Three years after the process began I got a call out of the cold from two people who had started an American Buddhist movement in America: Joseph Goldstein and Sharon Salzberg. It was really a bit of great fortune and it could be that it’s serendipity, but that’s when I started to really think about what eventually became understood by me as good as having Wi-Fi—way before computers ever did. We know that when somebody who you’re really close with—it can be a sibling, it can be a mate—that you look at each other and you don’t even have to speak because you’re both thinking about the same thing at the same time.
That happened to me in the gardens of Kyoto, where at the turn of the season, at the turn of the day, at the turn of the temperature, I’m doing the tea ceremony with a tea master because I want to know what the experience is like. We both look at each other at the same moment because I want to say something to her. She had experienced exactly the same thing, we both smiled, she said, ‘That’s what we call speaking in silence.’ That’s what the tea ceremony is about.
How did these experiences affect your architectural and educational practices?
I started to really wrap my mind around the limits of architecture based on how we teach, how we practice, and what we are. I didn’t know what was going to happen. At that time, I decided to dissolve a marriage of 22 years, dissolve my partnership with Thom [Mayne] and to move higher. At the same time, I was directing the school and I decided that everything had to change, including SCI-Arc. I had to go to a new location [...] So I said, ‘We’re moving’, and we went through a few months of discussion and debate until finally everybody decided.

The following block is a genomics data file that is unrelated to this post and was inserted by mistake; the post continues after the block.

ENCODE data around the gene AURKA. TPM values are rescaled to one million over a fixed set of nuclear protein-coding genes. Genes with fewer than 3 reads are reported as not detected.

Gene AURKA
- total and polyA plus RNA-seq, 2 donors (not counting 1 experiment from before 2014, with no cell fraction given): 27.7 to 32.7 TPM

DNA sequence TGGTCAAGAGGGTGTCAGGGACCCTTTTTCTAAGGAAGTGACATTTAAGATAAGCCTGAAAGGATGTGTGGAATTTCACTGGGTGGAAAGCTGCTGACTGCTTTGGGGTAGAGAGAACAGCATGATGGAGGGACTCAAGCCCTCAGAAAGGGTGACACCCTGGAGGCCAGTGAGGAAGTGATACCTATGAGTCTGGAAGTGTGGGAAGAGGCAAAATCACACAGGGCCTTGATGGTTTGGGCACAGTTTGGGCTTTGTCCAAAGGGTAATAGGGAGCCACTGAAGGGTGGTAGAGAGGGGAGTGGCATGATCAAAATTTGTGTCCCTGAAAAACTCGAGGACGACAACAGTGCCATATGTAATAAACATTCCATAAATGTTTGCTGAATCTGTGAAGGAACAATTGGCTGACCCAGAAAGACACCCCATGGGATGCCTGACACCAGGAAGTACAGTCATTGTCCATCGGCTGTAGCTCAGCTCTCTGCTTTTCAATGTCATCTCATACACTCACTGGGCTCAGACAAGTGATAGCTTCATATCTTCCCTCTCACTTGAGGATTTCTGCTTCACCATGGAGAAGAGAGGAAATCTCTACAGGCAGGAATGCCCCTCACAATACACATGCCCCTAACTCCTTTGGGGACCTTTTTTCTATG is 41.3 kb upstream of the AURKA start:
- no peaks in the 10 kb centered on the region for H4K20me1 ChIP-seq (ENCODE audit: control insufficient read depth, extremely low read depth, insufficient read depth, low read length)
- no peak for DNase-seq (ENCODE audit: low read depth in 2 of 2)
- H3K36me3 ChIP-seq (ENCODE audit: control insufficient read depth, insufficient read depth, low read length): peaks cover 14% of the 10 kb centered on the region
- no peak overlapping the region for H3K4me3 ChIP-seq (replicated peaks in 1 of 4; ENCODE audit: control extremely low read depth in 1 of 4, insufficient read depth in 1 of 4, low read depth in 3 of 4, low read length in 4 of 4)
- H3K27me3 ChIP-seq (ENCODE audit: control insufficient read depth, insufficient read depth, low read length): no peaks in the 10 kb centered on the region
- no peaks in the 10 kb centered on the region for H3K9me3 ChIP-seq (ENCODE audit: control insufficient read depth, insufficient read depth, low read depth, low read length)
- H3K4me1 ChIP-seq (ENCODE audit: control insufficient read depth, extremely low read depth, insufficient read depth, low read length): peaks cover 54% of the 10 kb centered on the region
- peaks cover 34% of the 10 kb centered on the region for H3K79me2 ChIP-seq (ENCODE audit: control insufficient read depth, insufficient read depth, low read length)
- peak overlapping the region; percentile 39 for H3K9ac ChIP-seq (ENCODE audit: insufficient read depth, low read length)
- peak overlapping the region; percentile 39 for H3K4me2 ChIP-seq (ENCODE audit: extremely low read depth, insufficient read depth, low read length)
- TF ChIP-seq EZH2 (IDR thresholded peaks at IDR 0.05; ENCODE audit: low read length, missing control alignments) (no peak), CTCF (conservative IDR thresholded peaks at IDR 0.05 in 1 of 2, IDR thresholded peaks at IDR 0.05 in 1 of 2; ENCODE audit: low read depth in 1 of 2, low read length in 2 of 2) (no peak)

You know what really got everybody to say yes? It was really funny, it wasn’t my persuasiveness. We had all-school meetings still, in those days. I set up what I would call an executive system based on parliamentary processes and so what that means is one person makes the decision but before he makes the most important decisions, you put it out to the crowd and everybody gets to weigh in. And it’s feedback, people don’t get to vote, so it was executive authority in that regard, but it’s more benevolent than doing it [entirely] based on your own wishes.
Anyway, so somebody in the crowd asked, “Why do you want us to move? Why should we move?” And I say, “Well, okay, why should we stay here?” And then another—I don’t even know who said it—coming in from the corner, it was silent, and somebody said, “Because we’re comfortable here.” And then there was a dead silence, and another voice came up that goes, “Ah shit, we’re moving. We’re moving.” I said, “Exactly. Exactly, we’re moving. Comfort is the death of us.” So, we moved and the students helped us move [...] I got us some budget to rent a truck, went back into the coordinating position and over four days everything was loaded on the truck and we moved from Santa Monica to Culver City.
You delude yourself into thinking that what benefits you benefits othersIt was a clean sweep, wondering whether or not I could get my identity back after 15 years at Morphosis and wondering whether or not I could ever love again, after dissolving a marriage that had gone a little bit dry for the last five years, and whether or not the school could ever get back to pull its grade. And what I really believed is that in order to grasp something new, you’ve got to let go of what you’re currently holding on to, at every scale, and I started to see that and understand conceptually that we’re really radical. Conceptually we take a lot of chances. But we don’t live the life that we expect others to live in the projects that we’re designing. And I said, “That’s not fair, that’s really not fair.” The ultimate test is whether or not I could survive putting myself through the kind of change that I expect others to go through. [...]